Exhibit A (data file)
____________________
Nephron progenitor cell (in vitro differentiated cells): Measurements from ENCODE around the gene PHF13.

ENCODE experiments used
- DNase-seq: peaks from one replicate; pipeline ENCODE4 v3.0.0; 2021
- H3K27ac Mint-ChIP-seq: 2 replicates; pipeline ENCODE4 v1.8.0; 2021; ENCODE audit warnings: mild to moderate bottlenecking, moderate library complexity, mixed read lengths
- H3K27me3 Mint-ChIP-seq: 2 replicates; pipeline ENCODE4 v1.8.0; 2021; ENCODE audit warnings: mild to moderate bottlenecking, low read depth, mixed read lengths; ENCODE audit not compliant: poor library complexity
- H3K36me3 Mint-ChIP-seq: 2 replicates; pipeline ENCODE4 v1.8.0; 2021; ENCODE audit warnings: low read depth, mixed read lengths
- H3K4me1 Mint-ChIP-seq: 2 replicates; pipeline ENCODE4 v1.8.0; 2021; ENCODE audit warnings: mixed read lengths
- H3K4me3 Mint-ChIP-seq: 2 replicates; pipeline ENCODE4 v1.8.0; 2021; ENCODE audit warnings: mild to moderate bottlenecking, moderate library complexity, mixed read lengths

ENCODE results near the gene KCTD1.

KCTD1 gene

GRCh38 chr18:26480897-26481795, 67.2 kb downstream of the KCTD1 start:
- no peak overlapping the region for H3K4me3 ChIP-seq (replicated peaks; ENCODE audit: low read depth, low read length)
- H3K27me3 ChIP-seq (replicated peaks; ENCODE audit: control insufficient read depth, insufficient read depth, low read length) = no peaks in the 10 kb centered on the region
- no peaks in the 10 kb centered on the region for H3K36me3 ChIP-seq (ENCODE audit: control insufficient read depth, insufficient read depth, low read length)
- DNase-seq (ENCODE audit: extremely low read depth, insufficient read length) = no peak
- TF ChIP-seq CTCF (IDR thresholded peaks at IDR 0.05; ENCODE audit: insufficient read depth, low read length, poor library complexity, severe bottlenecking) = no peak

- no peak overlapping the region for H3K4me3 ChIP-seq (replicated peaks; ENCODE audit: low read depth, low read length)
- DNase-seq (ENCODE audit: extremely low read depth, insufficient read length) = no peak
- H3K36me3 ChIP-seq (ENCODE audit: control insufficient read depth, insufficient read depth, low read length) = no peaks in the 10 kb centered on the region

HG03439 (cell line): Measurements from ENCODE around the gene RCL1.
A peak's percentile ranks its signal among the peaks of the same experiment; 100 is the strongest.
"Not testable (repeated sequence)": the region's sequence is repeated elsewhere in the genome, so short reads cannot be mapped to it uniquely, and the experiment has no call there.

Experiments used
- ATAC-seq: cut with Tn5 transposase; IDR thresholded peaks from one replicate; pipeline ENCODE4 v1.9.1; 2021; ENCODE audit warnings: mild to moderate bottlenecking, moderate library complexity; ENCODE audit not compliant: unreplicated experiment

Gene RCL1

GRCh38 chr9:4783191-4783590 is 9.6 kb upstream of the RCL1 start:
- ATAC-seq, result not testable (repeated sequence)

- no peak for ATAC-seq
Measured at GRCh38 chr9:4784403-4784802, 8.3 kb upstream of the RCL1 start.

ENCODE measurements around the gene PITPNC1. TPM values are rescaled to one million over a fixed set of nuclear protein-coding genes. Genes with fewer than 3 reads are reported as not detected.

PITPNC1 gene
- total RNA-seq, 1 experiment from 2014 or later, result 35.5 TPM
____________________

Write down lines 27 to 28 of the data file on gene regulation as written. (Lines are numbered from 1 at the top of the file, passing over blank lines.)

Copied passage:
- ATAC-seq, result not testable (repeated sequence)

- no peak for ATAC-seq